5 For the entire sample, the Top 5 ranked factors for self-confidence on the pre-test (with average confidence rating in parentheses) were: 1. Q1.29 Communicating with others (3.13) 2. Q1.30 Using my communication skills to achieve my career goals (3.03) 3. Q1.27 Recognizing and avoiding plagiarism in a speech (2.98) 4. Q1.13 Explaining difference between informative and persuasive speech (2.84) 5. Q1.12 Understanding the importance of being aware of diversity in audiences when speaking (2.82) The Bottom 5 ranked factors for self confidence on the pre-test were: 1. Q14 Describing the difference between speaking impromptu and extemporaneously (2.27) 2. Q16 Knowing what expected of a chairperson in a small (panel) group (2.32) 3. Q21 Avoiding vocalized pauses ( Uhm, Ahh, OK, You Know, etc. (2.34) 4. Q1 Comfort (lack of nervousness) when speaking in front of group (2.373) 5. Q2 Using audience analysis to develop speeches (2.374) For the entire sample, the Top 5 ranked factors for self-confidence on the post-test were: 1. Q13 Explaining difference between informative and persuasive speech (3.59) 2. Q29 Communicating with others (3.56) 3. Q30 Using communication skills to achieve career goals (3.52) 4. Q27 Recognizing and avoiding plagiarism in a speech (3.49) 5. Q18 Describing advantages of rehearsing a speech (3.45) The Bottom 5 ranked factors for self confidence on the post-test were: 1. Q1 Comfort (lack of nervousness) when speaking in front of group (2.93) 2. Q2 Using audience analysis to develop speeches (3.06) 3. Q21 Avoiding vocalized pauses ( Uhm, Ahh, OK, You Know, etc. (3.07) 4. Q10 Using appropriate gestures, movement, facial expressions when speaking (3.125) 5. Q9 Delivering a speech while maintaining good eye contact with the audience (3.13)
6 Implications and Recommendations Results suggest that students in this sample enter COMM 1201 with moderate levels of confidence related to communication skills. These levels of confidence showed fairly consistent gains on the post assessment. As with any self-reported, qualitative assessment, final conclusion should be made in conjunction with other available data including assessment of direct course performance. The communications assessment committee is advised to use these survey results along with the previous data from 2005 and other assessment results to fully ascertain course outcomes. Since no data was directly collected on gender or age, this report does not include a summary of these demographics. However, data is available via our Banner Student Information System that will provide statistics on these variables. This information will be provided in a separate addendum.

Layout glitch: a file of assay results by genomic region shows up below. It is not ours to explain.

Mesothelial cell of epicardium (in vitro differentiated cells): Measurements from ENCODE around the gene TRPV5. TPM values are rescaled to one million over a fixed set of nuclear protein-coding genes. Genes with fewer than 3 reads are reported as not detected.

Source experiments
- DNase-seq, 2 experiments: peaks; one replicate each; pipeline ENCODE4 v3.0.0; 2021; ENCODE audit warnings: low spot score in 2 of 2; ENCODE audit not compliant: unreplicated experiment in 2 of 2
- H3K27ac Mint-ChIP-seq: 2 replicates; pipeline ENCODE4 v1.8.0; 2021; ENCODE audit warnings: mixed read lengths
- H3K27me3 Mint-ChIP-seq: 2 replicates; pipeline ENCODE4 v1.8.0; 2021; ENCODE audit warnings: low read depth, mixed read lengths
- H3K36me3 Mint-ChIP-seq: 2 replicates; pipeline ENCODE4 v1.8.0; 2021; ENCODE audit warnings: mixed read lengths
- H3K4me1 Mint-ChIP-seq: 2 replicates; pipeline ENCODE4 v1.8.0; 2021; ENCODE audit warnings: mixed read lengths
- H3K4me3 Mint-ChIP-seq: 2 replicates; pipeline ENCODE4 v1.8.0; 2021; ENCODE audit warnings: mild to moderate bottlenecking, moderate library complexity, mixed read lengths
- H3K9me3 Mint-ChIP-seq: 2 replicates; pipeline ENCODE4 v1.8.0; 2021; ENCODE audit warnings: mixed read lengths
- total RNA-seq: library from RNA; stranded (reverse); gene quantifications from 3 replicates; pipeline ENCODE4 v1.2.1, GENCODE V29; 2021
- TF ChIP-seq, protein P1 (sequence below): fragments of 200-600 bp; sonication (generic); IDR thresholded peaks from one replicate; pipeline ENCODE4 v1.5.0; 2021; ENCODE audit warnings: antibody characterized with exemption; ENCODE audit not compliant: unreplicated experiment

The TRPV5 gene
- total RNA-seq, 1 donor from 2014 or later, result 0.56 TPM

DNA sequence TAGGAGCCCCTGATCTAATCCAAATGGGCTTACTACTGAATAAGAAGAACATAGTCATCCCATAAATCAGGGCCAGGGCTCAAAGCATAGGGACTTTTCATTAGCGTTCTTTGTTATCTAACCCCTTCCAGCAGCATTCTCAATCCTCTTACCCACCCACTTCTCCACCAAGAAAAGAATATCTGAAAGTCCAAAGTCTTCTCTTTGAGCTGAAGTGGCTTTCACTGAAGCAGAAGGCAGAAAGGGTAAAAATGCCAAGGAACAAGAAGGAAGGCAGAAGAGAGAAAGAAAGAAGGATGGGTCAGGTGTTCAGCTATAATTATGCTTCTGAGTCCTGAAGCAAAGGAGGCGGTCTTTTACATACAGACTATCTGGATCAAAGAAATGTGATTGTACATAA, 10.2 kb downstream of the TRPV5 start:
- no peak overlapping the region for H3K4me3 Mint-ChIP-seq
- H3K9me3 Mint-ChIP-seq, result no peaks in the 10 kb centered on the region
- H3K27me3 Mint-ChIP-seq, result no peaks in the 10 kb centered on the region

7 APPENDIX A
8 APPENDIX B
11 Action Taken in Response to the COMM 1201 Assessment Findings The assessment findings were discussed with COMM 1201 faculty and representatives from GPC s Office of Institutional Research and Planning. And although everyone was pleased with the findings (Students selfreported confidence ratings increased for all 30 measures), the consensus is that a better assessment of a performance based course like COMM 1201, will be to video tape a set of speeches in all COMM 1201 classes and use a common rubric to grade a representative sample of those speeches to better assess students communication skills. Faculty plan to reassess COMM 1201 in the academic year. COMM 2105 Assessment Plan COMM 2105 will be assessed in the summer of All COMM 2105 students will be asked to apply what they learned in the class in a case study response. A committee of faculty who teach the course chose the case study all students will receive, and all student responses will be graded using a common rubric designed by the same committee of faculty. COMM 1100 Assessment Plan COMM 1100 will be assessed in the academic year. In the spring of 2012 a committee of faculty who teach the course and representatives from OIRP discussed two assessment options: a case study response, like the one planned for COMM 2105, and a common course test. That committee will choose one of these options by the summer of 2012 and design the assessment by the fall of The assessment will be administered by the summer of COMM 2300 Assessment Plan COMM 2300 will be assessed in the academic year. In the spring of 2012 a committee of faculty who teach the course and representatives from OIRP discussed two assessment options: a case study response, like the one planned for COMM 2105, and a common course test. That committee will choose one of these options by the fall of 2012 and design the assessment. The assessment will be administered by the summer of COMM 2900 Assessment Plan COMM 2900 will be assessed in the academic year. In the spring of 2012 a committee of faculty who teach the course and representatives from OIRP discussed two assessment options: a case study response, like the one planned for COMM 2105, and a common course test. That committee will choose one of these options by the fall of 2012 and design the assessment. The assessment will be administered by the summer of 2013.